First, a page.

Modafinil Augmentation Therapy in Unipolar and Bipolar Depression: A Systematic Review and Meta-Analysis of Randomized Controlled Trials

Alexander J. Goss, BA, MSc; Muzaffer Kaser, MD, MPhil; Sergi G. Costafreda, MD, PhD; Barbara J. Sahakian, PhD; and Cynthia H. Y. Fu, MD, PhD

Published: November 15, 2013

Article Abstract

Objective: Current pharmacologic treatments for a depressive episode in unipolar major depressive disorder (MDD) and bipolar depression are limited by low rates of remission. Residual symptoms include a persistent low mood and neurovegetative symptoms such as fatigue. The objective of this study was to examine the efficacy and tolerability of augmentation of first-line therapies with the novel stimulant-like agent modafinil in MDD and bipolar depression.

Data Sources: MEDLINE/PubMed, PsycINFO, 1980-April 2013 were searched using the following terms: (modafinil or armodafinil) and (depressi* or depressed or major depressive disorder or major depression or unipolar or bipolar or dysthymi*). Inclusion criteria were as follows: randomized controlled trial (RCT) design, sample comprising adult patients (18-65 years) with unipolar or bipolar depression, diagnosis according to DSM-IV, ICD-10, or other well-recognized criteria, modafinil or armodafinil given as augmentation therapy in at least 1 arm of the trial, and publication in English in a peer-reviewed journal.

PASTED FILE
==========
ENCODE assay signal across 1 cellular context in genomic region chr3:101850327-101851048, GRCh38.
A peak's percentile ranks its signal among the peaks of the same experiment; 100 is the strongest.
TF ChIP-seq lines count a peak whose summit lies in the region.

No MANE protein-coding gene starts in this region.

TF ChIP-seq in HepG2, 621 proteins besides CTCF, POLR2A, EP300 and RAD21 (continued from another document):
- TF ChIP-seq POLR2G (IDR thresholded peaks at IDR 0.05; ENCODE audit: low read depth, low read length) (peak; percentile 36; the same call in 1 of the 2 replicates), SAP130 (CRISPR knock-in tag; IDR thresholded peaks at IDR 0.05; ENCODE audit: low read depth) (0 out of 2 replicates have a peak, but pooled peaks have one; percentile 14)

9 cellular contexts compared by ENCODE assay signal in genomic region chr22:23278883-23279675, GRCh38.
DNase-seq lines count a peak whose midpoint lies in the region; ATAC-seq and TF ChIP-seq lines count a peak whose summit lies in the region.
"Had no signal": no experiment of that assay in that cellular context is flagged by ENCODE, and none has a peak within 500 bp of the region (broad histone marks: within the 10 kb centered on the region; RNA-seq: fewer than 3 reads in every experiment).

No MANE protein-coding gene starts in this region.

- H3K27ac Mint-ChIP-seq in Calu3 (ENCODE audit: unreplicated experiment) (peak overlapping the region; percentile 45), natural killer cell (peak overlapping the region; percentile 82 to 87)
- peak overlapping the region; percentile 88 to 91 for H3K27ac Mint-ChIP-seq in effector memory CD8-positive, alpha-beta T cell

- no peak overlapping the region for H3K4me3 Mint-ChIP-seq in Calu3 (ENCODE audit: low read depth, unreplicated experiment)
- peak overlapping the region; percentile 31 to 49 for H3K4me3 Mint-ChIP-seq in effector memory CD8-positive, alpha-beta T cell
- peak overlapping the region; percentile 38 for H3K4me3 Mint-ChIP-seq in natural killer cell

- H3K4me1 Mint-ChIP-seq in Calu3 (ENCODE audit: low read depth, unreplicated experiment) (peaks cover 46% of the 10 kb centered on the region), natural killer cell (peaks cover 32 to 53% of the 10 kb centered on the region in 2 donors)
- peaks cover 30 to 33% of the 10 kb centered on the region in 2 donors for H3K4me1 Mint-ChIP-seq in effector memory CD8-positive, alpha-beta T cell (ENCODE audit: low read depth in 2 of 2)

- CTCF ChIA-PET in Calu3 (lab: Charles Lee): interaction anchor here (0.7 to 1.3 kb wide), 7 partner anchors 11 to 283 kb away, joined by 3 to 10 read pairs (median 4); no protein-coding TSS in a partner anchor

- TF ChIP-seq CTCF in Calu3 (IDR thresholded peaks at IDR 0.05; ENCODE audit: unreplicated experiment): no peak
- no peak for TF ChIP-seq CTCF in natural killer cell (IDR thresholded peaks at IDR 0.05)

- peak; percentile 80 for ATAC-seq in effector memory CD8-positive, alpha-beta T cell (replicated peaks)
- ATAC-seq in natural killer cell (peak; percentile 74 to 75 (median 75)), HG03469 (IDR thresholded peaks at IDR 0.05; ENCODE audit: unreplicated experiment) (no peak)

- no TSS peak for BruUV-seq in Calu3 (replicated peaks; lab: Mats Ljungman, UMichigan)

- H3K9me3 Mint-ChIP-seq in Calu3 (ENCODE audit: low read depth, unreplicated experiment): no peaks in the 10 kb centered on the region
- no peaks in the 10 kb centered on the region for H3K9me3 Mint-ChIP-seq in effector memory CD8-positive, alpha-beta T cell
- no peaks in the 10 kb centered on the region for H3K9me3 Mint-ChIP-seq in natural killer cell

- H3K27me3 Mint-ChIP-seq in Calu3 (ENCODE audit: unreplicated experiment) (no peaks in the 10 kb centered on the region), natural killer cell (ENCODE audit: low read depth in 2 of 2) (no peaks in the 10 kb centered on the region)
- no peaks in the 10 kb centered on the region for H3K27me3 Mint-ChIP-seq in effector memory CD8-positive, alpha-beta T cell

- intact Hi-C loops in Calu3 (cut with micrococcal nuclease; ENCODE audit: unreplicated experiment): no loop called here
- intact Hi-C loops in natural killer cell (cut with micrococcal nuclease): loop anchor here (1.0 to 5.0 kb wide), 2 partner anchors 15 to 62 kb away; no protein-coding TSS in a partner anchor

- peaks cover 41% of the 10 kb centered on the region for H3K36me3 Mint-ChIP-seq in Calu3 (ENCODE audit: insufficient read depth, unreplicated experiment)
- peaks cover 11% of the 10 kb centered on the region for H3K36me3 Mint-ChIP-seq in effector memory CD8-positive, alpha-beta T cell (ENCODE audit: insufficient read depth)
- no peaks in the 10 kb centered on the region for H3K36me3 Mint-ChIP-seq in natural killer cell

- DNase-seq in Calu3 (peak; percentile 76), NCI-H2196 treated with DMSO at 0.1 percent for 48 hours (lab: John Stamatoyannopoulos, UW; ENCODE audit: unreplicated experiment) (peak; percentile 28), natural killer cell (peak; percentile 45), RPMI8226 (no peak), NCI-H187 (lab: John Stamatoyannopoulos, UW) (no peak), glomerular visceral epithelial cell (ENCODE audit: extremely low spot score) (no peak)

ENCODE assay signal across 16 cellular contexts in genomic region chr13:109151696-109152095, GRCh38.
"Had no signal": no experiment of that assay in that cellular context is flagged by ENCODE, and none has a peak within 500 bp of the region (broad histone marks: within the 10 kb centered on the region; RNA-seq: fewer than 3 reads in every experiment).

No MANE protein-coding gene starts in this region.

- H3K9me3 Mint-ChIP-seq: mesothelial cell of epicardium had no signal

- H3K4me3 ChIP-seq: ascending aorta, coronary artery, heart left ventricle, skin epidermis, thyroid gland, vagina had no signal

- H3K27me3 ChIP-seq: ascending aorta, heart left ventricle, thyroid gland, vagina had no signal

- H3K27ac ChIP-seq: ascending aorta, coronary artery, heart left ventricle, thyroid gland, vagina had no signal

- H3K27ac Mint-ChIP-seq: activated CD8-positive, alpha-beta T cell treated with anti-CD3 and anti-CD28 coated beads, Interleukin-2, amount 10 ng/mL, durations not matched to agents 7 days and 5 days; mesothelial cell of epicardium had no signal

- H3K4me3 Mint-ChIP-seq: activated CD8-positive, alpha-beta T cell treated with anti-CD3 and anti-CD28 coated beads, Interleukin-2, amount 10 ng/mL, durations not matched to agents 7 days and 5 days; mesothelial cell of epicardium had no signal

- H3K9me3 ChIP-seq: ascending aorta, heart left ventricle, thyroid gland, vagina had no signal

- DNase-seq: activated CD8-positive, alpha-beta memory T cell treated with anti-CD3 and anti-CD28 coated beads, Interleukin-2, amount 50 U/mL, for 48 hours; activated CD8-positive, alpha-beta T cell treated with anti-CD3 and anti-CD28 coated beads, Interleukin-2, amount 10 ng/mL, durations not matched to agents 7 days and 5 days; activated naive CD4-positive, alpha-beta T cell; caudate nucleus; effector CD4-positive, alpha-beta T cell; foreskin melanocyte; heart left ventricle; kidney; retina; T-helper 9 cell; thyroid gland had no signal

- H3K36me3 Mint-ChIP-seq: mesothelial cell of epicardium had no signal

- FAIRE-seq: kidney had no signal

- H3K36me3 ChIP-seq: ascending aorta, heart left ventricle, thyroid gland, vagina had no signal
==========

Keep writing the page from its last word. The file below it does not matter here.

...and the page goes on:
Study Selection: Double-blind, randomized, placebo-controlled clinical trials of adjunctive treatment with modafinil or armodafinil of standard treatment for depressive episodes in MDD and bipolar depression were selected.

Data Extraction: Two independent appraisers assessed the eligibility of the trials. A random-effects meta-analysis with DerSimonian-Laird method was used. Moderator effects were evaluated by meta-regression.

Results: Data from 6 RCTs, with a total of 910 patients with MDD or bipolar depression, consisting of 4 MDD RCTs (n = 568) and 2 bipolar depression RCTs (n = 342) were analyzed. The meta-analysis revealed significant effects of modafinil on improvements in overall depression scores (point estimate = −0.35; 95% CI, −0.61 to −0.10) and remission rates (odds ratio = 1.61; 95% CI, 1.04 to 2.49). The treatment effects were evident in both MDD and bipolar depression, with no difference between disorders. Modafinil showed a significant positive effect on fatigue symptoms (95% CI, −0.42 to −0.05). The adverse events were no different from placebo.

Conclusions: Modafinil is an effective augmentation strategy for acute depressive episodes, including for symptoms of fatigue, in both unipolar and bipolar disorders.

J Clin Psychiatry 2013;74(11):1101-1107

Submitted: May 1, 2013; accepted August 22, 2013 (doi:10.4088/JCP.13r08560).

Corresponding author: Cynthia H. Y. Fu, MD, PhD, School of Psychology, University of East London, Stratford Campus, Water Lane, London E15 4LZ UK (c.fu@uel.ac.uk).

Volume: 74

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